Boomkat Product Review:
Ellen Arkbro uses a rare renaissance organ to emulate a sort of slow, gauzy blues music in the gently compelling organ and brass of her debut album. Arguably one of the most striking, drone-related records of recent years, ‘For Organ and Brass’ should be unmissable to anyone following Ellen or her peers and collaborators, Caterina Barbieri and Kali Malone, or indeed the exalted tones of her Just Intonation tutor, La Monte Young .
Unfolding in two meditative, durational parts written for 17th century organ, horn, trombone and microtonal tuba, Ellen’s debut side puts her studies at the Royal College of Music in Sweden to enchanting use in the titular piece’s 20 minutes of glacial movement, and to beautifully smudged, gauzy and intimate appeal recalling Arthur Russell’s ‘Tower Of Meaning’ in the shorter span of ‘Three’.
They were both recorded in St Stephanskirche in Tangermünde, Germany, which was specially sought out by Ellen for its Sherer-Orgel, a rare 1624 model with a specific kind of historical tuning known as meantone temperament, as she explains; “Hidden within the harmonic framework of the Renaissance organ are intervals and chords that bare a close resemblance to those found in the modalities of traditional blues music…The work can be thought of as a very slow and reduced blues music.”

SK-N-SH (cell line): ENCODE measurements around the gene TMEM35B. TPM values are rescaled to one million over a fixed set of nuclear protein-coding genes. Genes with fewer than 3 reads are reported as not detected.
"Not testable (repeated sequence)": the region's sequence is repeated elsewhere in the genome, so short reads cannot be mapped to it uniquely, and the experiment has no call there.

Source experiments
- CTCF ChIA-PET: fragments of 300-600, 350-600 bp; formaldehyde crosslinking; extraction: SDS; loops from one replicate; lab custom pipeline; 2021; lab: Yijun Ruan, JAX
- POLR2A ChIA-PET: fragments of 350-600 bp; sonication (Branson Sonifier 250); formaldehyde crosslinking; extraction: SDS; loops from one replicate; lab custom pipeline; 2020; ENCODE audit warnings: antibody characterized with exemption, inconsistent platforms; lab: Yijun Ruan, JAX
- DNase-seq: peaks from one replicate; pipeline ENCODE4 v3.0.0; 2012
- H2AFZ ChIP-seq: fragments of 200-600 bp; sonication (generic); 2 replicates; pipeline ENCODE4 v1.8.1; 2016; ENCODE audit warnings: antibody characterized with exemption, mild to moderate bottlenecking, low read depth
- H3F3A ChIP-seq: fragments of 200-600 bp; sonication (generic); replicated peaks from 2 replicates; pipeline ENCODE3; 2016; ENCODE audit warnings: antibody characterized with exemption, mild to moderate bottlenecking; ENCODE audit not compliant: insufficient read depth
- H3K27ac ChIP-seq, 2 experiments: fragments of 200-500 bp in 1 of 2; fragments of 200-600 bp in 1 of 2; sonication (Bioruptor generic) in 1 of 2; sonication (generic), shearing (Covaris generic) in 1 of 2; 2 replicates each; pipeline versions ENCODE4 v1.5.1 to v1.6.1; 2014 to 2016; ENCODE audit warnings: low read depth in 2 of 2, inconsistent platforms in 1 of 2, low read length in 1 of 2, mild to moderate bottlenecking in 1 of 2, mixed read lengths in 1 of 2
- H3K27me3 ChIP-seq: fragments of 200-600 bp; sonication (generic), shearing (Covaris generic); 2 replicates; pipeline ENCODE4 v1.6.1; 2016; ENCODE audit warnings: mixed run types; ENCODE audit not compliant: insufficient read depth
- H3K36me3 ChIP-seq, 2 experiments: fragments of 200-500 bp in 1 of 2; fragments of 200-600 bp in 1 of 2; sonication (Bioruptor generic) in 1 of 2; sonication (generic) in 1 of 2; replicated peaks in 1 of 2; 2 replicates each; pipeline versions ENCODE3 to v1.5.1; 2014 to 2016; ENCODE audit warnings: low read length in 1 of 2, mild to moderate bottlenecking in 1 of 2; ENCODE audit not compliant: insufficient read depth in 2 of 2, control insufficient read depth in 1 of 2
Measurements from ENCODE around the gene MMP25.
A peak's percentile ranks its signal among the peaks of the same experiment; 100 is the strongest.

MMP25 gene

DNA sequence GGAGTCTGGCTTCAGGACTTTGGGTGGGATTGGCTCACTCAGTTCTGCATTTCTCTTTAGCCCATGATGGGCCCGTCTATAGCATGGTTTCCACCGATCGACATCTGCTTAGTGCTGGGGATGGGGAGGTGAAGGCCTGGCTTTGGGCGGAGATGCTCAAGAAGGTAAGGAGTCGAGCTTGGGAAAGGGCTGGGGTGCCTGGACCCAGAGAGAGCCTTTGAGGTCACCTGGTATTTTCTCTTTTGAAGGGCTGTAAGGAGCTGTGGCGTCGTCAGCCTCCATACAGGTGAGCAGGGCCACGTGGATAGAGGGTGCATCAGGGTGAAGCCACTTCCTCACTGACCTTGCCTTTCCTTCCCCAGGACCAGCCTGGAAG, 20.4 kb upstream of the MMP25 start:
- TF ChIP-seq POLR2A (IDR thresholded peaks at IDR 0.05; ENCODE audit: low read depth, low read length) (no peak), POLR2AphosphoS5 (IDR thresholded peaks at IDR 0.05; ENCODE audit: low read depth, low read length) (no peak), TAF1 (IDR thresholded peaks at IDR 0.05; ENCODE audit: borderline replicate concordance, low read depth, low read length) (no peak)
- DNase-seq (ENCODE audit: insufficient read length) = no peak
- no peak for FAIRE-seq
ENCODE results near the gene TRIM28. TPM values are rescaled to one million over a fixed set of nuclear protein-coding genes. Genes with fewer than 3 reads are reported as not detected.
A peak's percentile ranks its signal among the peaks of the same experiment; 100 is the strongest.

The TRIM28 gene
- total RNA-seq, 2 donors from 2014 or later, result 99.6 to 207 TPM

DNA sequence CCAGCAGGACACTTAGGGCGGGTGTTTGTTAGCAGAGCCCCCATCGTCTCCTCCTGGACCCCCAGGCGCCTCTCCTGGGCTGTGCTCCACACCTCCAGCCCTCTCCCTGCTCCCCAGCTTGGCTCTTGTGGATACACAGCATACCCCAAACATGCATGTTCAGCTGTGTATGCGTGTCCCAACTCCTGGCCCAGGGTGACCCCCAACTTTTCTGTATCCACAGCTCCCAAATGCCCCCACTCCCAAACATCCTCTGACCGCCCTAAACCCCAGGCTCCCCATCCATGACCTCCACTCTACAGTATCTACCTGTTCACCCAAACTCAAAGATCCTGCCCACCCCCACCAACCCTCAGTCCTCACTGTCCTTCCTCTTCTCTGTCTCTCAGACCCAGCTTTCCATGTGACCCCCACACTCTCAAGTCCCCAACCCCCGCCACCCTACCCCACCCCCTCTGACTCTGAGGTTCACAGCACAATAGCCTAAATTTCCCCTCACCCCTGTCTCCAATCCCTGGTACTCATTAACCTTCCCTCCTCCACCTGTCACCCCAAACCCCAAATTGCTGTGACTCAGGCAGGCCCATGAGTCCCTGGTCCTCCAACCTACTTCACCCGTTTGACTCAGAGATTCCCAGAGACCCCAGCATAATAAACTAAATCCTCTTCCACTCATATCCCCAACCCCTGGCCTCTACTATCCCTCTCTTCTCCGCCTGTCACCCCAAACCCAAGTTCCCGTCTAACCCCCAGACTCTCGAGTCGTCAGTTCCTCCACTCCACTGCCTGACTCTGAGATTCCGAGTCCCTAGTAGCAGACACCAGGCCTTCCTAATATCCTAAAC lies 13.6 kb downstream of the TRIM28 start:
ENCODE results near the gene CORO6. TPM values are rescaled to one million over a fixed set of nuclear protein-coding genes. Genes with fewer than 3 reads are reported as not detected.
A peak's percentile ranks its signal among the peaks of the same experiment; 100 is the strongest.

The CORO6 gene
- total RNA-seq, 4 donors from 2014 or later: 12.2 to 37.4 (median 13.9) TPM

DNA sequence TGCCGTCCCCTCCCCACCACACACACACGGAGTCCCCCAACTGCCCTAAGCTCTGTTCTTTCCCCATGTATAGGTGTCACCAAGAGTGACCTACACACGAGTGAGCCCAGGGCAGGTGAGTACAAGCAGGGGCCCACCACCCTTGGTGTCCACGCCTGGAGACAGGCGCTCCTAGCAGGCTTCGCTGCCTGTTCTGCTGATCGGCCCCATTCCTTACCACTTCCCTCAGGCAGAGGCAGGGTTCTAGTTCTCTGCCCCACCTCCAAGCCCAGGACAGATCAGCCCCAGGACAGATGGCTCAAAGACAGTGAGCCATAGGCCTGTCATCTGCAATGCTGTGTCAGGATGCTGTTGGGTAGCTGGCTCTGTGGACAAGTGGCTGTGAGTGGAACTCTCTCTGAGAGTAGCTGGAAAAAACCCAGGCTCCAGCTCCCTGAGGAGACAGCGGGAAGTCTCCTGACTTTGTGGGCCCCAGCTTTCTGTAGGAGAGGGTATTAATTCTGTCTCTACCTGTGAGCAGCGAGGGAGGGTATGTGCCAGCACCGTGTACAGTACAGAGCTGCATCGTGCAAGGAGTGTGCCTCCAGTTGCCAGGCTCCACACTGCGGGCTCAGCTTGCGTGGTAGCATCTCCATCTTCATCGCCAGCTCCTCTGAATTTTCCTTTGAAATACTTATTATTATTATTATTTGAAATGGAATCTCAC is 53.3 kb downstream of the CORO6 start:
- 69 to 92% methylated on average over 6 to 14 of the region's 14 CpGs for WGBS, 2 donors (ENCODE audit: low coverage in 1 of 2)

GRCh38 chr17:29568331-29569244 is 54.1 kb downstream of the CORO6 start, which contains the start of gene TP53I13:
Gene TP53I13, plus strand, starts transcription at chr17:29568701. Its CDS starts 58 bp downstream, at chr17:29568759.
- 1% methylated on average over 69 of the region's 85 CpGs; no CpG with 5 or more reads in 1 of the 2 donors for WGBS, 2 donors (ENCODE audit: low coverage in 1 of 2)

While the religious links between 17th C Germany church music and early blues are historically implied, it’s maybe trickier to imagine their aesthetic links until you’ve heard ‘For Organ and Brass’. And while they may not be immediate, there’s something of a lingering, spectral link between the two, as though she’s transmuted the blues into slowly intoxicating airs, firstly with the funereal pace and cadence of her title part, and then in a way that perhaps draws links from blues thru country, to Arthur Russell’s earliest chamber-like arrangements found on ‘Tower of Meaning’ and ‘Instrumentals, 1974 - Vol. 2’.
Meditative, brilliant work.